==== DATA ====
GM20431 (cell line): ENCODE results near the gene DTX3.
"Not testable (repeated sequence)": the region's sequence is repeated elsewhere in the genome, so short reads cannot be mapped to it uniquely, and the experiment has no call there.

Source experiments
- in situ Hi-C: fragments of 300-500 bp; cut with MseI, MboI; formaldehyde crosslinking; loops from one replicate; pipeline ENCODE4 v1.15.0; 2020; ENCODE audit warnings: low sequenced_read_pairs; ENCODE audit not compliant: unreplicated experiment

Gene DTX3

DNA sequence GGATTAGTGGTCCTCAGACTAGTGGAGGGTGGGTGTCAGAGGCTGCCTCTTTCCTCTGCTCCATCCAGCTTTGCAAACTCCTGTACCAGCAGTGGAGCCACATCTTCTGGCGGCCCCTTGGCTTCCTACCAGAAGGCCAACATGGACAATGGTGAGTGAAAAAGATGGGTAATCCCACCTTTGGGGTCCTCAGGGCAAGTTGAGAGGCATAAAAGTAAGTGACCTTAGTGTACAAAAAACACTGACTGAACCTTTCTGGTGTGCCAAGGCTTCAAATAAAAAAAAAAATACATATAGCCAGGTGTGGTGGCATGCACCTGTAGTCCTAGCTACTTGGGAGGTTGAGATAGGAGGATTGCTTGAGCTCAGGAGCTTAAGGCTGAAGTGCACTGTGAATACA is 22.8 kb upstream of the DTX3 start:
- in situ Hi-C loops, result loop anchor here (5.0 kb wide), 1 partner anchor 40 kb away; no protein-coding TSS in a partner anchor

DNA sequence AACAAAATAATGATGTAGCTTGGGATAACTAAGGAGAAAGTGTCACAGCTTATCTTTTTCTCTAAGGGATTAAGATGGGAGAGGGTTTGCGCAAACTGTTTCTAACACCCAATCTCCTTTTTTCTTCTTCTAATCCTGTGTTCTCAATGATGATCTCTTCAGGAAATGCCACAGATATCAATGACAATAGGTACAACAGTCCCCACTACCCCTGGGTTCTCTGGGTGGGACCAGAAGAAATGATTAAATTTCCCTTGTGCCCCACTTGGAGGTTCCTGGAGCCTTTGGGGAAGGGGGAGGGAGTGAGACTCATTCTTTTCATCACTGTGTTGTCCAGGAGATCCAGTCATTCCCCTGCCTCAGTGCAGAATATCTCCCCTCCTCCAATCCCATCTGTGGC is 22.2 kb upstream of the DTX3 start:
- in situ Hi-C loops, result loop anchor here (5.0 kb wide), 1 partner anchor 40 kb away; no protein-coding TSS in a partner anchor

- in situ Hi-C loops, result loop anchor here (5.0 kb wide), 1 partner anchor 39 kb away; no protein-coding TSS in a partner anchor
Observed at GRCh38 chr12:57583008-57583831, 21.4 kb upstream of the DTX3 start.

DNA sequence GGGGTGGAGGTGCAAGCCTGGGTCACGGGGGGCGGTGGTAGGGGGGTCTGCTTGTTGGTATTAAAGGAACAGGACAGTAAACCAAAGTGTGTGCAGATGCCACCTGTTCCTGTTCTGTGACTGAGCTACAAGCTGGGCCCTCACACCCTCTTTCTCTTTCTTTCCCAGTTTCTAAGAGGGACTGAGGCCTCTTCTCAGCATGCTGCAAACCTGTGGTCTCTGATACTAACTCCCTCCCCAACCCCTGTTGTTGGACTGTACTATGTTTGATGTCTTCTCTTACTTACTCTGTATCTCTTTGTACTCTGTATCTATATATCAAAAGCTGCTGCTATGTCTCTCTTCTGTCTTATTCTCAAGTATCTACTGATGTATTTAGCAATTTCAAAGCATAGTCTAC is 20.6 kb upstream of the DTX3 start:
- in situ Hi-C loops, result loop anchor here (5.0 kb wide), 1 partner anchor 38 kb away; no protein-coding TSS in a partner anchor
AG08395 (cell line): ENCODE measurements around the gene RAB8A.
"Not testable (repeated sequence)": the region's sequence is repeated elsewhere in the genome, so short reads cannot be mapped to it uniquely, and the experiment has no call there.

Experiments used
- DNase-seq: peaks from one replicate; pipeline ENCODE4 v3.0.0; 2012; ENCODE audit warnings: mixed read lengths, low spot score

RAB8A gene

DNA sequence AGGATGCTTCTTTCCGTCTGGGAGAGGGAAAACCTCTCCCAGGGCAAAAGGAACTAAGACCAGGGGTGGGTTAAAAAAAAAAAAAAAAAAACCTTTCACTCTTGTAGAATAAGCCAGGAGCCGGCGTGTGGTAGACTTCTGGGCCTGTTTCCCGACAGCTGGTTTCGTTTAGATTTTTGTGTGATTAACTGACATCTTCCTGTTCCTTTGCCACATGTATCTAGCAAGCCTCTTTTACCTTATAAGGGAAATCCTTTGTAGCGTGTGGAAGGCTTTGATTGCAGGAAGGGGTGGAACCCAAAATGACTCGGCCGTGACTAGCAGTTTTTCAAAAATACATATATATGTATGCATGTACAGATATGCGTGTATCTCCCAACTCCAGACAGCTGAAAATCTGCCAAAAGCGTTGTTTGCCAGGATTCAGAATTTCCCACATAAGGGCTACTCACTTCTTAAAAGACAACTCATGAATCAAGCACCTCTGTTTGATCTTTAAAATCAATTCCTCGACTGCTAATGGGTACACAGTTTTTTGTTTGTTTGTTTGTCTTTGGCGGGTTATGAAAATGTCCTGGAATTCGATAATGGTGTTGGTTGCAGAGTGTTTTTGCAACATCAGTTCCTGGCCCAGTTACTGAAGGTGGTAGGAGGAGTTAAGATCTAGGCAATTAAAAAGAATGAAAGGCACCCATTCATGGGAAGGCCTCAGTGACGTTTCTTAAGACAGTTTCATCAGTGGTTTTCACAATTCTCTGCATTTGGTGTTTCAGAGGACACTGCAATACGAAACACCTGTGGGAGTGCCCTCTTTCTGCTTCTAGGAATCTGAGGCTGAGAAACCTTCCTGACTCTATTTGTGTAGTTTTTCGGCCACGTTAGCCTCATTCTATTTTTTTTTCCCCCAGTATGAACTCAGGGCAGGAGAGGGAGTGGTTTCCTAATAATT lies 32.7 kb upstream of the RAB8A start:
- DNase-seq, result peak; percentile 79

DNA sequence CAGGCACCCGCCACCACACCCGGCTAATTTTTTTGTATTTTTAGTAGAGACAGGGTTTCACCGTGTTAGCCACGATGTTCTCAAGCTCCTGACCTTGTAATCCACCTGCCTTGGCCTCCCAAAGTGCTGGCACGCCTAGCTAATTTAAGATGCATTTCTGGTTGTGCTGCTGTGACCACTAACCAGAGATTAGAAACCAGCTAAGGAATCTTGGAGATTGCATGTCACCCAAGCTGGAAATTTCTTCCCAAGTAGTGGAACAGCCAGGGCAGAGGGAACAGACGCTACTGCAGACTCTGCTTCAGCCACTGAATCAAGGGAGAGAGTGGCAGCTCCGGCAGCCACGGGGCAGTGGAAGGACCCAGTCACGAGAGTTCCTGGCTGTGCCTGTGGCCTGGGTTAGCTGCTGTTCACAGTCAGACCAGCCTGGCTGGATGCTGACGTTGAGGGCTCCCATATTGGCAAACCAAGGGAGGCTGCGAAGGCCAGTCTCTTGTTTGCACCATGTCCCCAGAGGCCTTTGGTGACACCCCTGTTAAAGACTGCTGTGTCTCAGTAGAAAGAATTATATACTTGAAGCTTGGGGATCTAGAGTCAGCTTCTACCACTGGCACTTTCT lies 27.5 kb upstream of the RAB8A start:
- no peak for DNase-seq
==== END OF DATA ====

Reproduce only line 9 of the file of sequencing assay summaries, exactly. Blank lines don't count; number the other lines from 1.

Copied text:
- in situ Hi-C loops, result loop anchor here (5.0 kb wide), 1 partner anchor 40 kb away; no protein-coding TSS in a partner anchor